Dean Edie N. Goldenberg stepping down from deanship

April 6, 1998

ANN ARBOR—Edie N. Goldenberg announced today (April 6) that she will be stepping down from her position as dean of the College of Literature, Science, and the Arts at the University of Michigan, effective Aug. 31, after serving for nine years, the longest term of any LSA dean since World War II. She is the 15th dean of LSA and the first woman appointed to this position. In a letter to the LSA community, Goldenberg indicated that she feels “very fortunate to have had the opportunity to serve our College and University in this role” and that “it’s time for a change.” She expressed her gratitude to the faculty and staff for the many ways they “contribute to the success of the College.” She will return to the faculty.

During Dean Goldenberg’s term, the College expanded undergraduate seminars and research opportunities, created 36 new chairs for distinguished faculty, increased its academic distinction internationally, and created state-of-the-art facilities for instruction and research. Last fall the College announced the successful completion of a five-year campaign to raise $180 million, believed to be the largest fund-raising effort of any public university on behalf of its arts and sciences college.

LSA is the largest college at the U-M. With 17,000 students and 1,100 faculty, it accounts for two-thirds of the undergraduate students and one-third of the faculty of the University.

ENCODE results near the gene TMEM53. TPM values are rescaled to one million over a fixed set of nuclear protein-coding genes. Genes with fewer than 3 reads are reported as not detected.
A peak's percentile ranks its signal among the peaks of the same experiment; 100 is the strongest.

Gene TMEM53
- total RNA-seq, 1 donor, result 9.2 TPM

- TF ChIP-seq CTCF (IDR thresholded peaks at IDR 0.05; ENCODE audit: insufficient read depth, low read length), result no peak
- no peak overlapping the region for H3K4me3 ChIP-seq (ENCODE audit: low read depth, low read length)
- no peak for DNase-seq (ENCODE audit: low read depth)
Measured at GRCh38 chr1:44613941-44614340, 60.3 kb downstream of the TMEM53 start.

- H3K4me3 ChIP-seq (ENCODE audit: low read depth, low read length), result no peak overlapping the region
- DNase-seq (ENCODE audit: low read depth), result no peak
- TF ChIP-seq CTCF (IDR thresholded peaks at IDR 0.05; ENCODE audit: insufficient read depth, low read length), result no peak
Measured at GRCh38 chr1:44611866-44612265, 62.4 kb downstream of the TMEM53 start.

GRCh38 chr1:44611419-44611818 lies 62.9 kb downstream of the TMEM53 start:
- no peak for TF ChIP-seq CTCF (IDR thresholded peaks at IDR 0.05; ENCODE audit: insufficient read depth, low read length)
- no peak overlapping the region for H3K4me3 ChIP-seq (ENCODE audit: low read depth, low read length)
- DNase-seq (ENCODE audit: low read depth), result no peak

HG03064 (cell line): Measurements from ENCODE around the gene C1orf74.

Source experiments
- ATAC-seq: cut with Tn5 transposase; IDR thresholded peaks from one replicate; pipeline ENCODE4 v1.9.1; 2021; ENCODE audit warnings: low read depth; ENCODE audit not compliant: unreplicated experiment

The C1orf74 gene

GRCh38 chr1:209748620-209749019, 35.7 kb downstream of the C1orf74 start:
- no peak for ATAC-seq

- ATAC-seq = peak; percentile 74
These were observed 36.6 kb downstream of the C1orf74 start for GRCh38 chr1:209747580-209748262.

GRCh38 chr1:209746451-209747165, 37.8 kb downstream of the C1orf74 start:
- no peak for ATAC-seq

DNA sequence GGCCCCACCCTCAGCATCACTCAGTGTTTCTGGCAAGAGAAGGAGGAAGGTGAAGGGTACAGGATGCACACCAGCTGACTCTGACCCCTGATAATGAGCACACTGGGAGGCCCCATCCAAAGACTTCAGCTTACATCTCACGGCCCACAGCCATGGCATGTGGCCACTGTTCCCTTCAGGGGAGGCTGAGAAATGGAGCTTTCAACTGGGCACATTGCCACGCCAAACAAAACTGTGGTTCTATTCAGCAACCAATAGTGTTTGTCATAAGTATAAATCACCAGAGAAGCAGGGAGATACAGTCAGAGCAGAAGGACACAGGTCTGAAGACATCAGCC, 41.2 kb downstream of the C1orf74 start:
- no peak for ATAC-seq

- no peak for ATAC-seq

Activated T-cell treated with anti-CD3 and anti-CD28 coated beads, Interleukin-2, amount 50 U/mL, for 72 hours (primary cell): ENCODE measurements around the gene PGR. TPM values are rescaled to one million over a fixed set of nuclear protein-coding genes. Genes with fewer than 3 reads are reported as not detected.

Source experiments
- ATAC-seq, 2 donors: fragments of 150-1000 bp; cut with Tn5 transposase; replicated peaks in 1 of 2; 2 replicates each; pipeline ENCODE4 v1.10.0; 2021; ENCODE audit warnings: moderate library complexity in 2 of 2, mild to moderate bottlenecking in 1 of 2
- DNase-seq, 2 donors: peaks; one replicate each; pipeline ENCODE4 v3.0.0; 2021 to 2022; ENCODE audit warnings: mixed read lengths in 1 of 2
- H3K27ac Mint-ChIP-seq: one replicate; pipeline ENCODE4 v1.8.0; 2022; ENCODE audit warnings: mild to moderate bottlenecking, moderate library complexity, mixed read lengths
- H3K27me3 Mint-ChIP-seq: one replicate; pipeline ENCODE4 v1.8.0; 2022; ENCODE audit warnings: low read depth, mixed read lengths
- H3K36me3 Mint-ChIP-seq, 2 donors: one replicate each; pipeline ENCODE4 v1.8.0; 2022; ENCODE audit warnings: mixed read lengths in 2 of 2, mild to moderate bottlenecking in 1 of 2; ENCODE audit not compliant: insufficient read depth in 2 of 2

Goldenberg has been a member of the political science and public policy faculties at U-M since 1974. She has conducted research on the role of the mass media in political campaigns and public policy and on the functioning of the federal bureaucracy. She has published numerous articles and is the author of “Making the Papers: The Access of Resource-Poor Groups to the Metropolitan Press” (1975) and “Campaigning for Congress” (1984).

Goldenberg has received many honors including election to the National Academy of Public Administration (1987), the Goldsmith Award from Harvard University (1993), a U-M Faculty Recognition Award (1984) and the Sarah Goddard Power Award (1996) from U-M. She has been an invited Fellow at the Center for Advanced Studies in the Social and Behavioral Sciences and at the Woodrow Wilson Center. For her federal service Goldenberg received an Award for Superior Accomplishment. In 1997, Crain’s Detroit Business named Goldenberg one of Detroit’s most influential women. Goldenberg serves on the boards of Great Lakes Bancorp and the Massachusetts Institute of Technology.

Before becoming dean, Goldenberg served as the director of the U-M Institute of Public Policy Studies. She spent two years in Washington, D.C., with the Office of Personnel Management, where she was first the special assistant to the deputy director and later the chief of two OPM divisions. She also served as an election consultant for ABC television. Before coming to Michigan, she taught at Stanford University and worked as a reporter for the Boston Globe.

Goldenberg graduated from MIT and was awarded an M.A. (1968) and a Ph.D. (1974) in political science from Stanford University.